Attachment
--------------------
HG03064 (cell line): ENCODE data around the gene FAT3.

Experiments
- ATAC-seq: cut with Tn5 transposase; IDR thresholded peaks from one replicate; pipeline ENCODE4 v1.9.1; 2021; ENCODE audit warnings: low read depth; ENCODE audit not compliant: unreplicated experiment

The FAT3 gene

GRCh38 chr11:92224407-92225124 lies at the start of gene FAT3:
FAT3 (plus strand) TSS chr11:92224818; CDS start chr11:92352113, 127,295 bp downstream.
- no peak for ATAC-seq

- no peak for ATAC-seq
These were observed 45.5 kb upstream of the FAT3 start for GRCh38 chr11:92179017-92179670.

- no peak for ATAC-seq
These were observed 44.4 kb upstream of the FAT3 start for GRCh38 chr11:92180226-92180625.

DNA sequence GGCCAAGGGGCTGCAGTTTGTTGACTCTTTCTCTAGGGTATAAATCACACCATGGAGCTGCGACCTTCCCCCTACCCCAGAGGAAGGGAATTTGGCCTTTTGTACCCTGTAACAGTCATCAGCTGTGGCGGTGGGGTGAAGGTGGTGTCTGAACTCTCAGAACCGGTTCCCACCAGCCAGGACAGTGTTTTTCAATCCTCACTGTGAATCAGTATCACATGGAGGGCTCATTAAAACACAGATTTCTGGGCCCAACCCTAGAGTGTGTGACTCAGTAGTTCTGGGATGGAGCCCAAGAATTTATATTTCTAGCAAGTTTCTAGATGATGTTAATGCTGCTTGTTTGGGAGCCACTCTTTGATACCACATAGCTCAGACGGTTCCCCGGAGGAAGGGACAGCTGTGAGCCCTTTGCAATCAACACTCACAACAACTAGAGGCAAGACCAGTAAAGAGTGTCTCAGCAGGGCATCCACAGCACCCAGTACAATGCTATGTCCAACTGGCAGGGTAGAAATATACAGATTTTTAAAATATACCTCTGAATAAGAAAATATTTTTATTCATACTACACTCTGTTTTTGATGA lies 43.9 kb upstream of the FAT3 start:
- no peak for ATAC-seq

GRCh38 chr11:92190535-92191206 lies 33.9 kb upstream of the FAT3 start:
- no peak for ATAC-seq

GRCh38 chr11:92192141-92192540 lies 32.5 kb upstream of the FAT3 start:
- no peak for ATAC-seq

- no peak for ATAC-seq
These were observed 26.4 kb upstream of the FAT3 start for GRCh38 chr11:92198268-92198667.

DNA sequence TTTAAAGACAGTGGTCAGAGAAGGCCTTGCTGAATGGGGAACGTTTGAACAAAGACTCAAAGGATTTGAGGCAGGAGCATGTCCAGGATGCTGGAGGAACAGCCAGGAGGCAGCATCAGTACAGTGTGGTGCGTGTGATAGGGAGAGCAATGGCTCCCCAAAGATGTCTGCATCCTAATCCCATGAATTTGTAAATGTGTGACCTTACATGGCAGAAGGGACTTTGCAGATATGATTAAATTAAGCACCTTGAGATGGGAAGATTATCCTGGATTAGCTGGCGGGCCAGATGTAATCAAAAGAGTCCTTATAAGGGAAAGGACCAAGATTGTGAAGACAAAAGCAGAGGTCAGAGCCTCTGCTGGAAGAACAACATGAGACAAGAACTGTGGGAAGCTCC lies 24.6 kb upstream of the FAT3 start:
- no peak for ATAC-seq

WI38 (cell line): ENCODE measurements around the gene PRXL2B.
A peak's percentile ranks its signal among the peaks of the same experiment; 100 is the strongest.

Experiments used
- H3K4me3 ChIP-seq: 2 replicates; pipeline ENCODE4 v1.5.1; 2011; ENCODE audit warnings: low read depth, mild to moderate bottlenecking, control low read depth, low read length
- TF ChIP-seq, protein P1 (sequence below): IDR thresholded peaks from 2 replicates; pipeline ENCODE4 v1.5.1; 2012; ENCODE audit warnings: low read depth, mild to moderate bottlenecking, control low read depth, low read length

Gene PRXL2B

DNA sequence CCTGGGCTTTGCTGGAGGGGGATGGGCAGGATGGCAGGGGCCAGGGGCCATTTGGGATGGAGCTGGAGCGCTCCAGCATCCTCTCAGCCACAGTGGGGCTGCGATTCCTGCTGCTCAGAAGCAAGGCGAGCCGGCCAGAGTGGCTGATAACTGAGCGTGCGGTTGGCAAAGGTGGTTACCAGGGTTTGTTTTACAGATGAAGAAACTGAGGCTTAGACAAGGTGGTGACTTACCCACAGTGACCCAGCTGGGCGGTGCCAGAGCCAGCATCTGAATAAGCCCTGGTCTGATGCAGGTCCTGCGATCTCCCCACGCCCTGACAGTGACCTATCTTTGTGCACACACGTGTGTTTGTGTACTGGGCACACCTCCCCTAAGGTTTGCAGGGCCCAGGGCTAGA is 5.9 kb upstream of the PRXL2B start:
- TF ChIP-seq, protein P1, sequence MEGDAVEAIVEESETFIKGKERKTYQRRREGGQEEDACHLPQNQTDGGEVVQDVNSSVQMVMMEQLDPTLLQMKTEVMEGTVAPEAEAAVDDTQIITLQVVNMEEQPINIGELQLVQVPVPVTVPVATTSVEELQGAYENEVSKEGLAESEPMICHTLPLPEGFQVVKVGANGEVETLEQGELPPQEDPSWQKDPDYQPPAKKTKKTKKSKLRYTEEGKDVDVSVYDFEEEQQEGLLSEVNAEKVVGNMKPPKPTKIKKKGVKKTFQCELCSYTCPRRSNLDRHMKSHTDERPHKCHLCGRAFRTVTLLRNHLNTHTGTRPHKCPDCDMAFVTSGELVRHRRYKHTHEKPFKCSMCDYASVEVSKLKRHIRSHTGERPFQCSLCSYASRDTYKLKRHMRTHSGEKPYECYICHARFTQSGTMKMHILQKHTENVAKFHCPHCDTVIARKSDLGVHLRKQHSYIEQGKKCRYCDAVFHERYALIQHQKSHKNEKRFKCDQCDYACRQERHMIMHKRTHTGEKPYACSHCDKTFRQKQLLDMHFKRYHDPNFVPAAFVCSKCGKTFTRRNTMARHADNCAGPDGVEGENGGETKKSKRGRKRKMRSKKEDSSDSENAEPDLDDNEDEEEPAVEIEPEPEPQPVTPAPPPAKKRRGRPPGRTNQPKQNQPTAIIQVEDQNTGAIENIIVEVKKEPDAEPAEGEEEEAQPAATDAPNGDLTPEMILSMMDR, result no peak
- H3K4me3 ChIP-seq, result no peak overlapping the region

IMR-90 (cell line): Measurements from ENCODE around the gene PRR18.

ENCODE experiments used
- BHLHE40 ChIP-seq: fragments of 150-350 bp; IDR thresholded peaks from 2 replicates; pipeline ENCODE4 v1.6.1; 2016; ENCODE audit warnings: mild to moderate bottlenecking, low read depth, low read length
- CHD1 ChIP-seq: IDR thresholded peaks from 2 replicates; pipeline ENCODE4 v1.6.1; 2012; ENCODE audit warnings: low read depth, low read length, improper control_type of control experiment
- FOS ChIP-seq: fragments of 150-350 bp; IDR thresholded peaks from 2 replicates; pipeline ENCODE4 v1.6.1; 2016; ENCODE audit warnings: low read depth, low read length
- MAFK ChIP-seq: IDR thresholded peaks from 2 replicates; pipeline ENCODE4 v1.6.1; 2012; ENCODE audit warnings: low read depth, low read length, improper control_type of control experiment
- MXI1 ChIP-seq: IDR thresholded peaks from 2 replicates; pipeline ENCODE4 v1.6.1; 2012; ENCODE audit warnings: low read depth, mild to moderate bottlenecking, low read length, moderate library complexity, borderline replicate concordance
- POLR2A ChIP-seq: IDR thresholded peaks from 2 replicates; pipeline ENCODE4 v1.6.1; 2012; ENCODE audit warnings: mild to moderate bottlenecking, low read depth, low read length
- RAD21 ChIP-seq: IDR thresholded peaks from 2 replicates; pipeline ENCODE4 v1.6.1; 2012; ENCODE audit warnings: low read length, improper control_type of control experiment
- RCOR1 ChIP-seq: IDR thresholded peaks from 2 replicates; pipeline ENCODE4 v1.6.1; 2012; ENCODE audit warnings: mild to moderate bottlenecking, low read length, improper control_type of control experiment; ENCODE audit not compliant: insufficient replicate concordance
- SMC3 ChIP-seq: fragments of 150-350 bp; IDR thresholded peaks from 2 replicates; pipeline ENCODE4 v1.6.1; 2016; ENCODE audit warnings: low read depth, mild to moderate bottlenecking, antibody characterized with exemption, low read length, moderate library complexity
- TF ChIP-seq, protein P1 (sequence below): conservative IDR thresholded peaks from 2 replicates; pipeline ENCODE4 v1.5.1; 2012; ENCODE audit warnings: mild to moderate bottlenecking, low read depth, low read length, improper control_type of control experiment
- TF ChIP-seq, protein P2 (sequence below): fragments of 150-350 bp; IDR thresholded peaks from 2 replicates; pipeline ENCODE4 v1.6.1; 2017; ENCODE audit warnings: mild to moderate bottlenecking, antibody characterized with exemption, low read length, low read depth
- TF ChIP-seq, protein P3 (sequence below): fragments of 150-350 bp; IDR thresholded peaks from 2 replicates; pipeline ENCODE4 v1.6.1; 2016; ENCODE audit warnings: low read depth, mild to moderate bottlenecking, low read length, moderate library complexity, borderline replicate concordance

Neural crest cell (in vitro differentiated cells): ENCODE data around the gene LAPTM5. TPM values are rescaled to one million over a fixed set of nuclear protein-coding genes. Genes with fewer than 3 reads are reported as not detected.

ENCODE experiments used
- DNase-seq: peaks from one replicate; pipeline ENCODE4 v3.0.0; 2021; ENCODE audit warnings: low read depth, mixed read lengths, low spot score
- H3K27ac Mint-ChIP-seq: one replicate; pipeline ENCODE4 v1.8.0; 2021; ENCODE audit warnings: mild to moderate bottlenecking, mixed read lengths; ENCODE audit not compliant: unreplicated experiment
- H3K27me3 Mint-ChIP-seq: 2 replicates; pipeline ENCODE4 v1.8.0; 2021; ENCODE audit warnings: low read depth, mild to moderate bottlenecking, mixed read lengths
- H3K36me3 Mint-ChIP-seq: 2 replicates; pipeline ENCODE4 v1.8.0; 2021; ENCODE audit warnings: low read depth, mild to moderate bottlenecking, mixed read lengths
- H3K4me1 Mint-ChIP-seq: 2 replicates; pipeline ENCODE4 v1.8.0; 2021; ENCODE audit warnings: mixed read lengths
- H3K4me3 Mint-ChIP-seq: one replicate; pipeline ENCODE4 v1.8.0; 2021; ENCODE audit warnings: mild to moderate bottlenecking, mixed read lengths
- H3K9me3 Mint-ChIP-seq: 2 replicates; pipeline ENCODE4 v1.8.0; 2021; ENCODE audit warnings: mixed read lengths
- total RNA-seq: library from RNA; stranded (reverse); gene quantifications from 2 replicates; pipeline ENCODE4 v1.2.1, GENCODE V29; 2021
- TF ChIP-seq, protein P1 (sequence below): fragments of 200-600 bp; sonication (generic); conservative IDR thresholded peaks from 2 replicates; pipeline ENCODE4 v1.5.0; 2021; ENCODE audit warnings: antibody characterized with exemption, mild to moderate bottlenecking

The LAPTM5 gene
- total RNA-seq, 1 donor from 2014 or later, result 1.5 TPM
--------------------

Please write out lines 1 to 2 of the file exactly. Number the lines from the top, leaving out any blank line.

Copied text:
HG03064 (cell line): ENCODE data around the gene FAT3.

Experiments